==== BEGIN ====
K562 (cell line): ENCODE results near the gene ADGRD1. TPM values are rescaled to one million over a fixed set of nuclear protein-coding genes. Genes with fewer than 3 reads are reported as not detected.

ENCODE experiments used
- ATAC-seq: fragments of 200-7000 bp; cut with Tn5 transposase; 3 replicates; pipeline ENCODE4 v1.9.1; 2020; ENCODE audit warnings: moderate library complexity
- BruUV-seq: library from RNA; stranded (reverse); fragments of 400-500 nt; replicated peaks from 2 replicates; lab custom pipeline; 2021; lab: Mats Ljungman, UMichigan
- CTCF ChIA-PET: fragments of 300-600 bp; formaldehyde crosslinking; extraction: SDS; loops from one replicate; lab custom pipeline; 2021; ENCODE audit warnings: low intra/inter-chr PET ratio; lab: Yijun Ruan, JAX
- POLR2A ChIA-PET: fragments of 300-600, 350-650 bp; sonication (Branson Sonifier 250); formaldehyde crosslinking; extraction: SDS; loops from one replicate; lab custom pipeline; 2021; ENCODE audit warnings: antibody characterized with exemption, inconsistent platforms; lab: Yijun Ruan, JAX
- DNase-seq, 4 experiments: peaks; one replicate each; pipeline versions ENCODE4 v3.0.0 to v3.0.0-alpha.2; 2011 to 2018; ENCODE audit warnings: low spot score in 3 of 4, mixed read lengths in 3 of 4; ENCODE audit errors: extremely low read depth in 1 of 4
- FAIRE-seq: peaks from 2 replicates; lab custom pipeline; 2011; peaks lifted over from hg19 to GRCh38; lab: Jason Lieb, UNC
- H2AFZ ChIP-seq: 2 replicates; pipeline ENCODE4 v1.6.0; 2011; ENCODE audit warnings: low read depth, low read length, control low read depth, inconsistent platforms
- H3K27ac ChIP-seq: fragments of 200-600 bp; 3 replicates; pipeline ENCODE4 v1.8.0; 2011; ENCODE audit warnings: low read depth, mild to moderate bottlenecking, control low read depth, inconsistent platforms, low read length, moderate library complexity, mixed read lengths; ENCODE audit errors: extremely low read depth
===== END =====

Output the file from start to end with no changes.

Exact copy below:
K562 (cell line): ENCODE results near the gene ADGRD1. TPM values are rescaled to one million over a fixed set of nuclear protein-coding genes. Genes with fewer than 3 reads are reported as not detected.

ENCODE experiments used
- ATAC-seq: fragments of 200-7000 bp; cut with Tn5 transposase; 3 replicates; pipeline ENCODE4 v1.9.1; 2020; ENCODE audit warnings: moderate library complexity
- BruUV-seq: library from RNA; stranded (reverse); fragments of 400-500 nt; replicated peaks from 2 replicates; lab custom pipeline; 2021; lab: Mats Ljungman, UMichigan
- CTCF ChIA-PET: fragments of 300-600 bp; formaldehyde crosslinking; extraction: SDS; loops from one replicate; lab custom pipeline; 2021; ENCODE audit warnings: low intra/inter-chr PET ratio; lab: Yijun Ruan, JAX
- POLR2A ChIA-PET: fragments of 300-600, 350-650 bp; sonication (Branson Sonifier 250); formaldehyde crosslinking; extraction: SDS; loops from one replicate; lab custom pipeline; 2021; ENCODE audit warnings: antibody characterized with exemption, inconsistent platforms; lab: Yijun Ruan, JAX
- DNase-seq, 4 experiments: peaks; one replicate each; pipeline versions ENCODE4 v3.0.0 to v3.0.0-alpha.2; 2011 to 2018; ENCODE audit warnings: low spot score in 3 of 4, mixed read lengths in 3 of 4; ENCODE audit errors: extremely low read depth in 1 of 4
- FAIRE-seq: peaks from 2 replicates; lab custom pipeline; 2011; peaks lifted over from hg19 to GRCh38; lab: Jason Lieb, UNC
- H2AFZ ChIP-seq: 2 replicates; pipeline ENCODE4 v1.6.0; 2011; ENCODE audit warnings: low read depth, low read length, control low read depth, inconsistent platforms
- H3K27ac ChIP-seq: fragments of 200-600 bp; 3 replicates; pipeline ENCODE4 v1.8.0; 2011; ENCODE audit warnings: low read depth, mild to moderate bottlenecking, control low read depth, inconsistent platforms, low read length, moderate library complexity, mixed read lengths; ENCODE audit errors: extremely low read depth